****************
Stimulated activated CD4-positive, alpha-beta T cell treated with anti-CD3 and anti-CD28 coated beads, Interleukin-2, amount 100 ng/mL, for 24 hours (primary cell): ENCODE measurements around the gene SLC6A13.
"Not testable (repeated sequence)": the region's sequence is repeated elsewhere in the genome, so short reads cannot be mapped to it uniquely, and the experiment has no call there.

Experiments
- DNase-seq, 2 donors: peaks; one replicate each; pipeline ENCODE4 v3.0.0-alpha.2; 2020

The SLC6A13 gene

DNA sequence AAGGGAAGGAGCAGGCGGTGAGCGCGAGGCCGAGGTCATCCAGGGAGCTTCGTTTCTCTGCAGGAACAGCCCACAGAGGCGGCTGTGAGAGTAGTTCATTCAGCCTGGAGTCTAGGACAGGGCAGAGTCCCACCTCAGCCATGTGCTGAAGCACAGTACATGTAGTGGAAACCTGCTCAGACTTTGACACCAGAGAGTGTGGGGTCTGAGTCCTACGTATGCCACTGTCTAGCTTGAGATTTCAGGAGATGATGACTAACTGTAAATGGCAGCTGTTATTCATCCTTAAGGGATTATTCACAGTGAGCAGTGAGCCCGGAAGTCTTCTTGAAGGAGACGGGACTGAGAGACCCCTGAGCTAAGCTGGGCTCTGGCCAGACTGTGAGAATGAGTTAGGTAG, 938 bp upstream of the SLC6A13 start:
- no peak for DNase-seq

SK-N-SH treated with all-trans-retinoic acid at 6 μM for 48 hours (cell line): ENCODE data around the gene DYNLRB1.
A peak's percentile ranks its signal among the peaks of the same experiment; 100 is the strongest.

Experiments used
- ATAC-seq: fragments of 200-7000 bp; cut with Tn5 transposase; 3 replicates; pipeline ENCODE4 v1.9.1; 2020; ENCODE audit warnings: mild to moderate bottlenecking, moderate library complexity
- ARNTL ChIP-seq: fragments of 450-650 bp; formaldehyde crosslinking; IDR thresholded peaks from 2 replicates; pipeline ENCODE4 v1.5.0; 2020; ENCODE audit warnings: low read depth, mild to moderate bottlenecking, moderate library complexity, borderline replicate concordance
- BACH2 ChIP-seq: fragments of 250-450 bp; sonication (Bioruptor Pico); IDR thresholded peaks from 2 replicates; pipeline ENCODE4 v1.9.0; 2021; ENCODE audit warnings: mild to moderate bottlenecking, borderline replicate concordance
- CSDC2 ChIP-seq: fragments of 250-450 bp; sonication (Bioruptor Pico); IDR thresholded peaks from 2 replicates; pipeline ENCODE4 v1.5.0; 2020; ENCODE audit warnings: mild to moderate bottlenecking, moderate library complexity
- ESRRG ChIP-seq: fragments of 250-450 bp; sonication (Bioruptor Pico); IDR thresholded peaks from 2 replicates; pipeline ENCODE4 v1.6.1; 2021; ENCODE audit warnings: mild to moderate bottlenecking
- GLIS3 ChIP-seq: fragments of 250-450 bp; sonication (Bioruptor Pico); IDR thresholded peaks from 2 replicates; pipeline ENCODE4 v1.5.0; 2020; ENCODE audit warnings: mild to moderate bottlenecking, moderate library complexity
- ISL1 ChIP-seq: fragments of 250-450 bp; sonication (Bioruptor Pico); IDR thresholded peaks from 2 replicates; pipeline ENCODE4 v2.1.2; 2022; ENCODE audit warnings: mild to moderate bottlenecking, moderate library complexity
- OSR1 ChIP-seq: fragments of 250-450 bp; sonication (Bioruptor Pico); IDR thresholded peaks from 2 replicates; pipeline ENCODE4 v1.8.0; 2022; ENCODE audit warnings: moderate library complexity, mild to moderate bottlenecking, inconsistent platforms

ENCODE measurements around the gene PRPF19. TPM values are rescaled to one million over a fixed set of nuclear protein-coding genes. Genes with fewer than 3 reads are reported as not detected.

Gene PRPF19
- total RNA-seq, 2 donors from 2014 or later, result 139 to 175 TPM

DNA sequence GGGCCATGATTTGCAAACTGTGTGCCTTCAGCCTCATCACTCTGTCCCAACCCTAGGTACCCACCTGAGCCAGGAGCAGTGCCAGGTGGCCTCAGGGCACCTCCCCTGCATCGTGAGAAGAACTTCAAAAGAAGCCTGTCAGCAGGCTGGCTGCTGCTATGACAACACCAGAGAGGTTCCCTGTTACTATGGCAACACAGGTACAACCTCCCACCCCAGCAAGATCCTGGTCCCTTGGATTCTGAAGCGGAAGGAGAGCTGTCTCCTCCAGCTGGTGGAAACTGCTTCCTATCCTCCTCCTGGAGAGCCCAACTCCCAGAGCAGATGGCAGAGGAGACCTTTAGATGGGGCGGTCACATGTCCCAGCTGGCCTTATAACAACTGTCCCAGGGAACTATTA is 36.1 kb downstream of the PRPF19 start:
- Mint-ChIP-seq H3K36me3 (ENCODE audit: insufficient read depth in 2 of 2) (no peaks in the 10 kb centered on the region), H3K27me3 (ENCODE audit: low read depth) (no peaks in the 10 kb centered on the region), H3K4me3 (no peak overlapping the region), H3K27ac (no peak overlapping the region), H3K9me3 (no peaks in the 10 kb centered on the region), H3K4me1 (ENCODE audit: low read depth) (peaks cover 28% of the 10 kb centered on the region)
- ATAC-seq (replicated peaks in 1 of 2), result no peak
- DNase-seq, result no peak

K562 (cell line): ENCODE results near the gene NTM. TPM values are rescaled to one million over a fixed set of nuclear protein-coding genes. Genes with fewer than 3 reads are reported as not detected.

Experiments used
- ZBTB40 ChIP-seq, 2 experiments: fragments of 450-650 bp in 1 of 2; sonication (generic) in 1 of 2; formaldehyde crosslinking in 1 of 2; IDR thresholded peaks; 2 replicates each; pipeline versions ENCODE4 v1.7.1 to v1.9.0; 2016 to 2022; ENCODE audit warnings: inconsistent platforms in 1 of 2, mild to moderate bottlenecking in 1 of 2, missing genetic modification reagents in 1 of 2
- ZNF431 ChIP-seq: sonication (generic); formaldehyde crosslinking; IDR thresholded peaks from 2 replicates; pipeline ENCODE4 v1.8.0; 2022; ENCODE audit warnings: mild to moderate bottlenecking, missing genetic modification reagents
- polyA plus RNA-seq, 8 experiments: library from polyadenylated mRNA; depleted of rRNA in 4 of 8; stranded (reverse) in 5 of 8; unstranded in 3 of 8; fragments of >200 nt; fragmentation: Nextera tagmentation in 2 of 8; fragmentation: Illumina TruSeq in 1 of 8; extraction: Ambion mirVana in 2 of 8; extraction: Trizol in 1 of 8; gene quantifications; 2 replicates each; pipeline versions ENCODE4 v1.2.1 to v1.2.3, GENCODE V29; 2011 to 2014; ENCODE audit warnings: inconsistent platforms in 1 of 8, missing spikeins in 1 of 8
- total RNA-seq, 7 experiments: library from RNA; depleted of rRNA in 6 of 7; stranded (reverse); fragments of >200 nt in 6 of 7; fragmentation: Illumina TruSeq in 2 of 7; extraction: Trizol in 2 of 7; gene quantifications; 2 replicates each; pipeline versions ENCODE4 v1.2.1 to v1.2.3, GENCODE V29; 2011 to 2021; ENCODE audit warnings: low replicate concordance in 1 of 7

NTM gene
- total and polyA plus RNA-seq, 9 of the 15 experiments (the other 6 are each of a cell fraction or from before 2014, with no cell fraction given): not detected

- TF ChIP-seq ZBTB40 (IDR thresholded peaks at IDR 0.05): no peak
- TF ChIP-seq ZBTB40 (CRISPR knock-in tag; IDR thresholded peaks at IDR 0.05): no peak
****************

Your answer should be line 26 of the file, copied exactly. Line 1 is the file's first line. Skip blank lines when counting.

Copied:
K562 (cell line): ENCODE results near the gene NTM. TPM values are rescaled to one million over a fixed set of nuclear protein-coding genes. Genes with fewer than 3 reads are reported as not detected.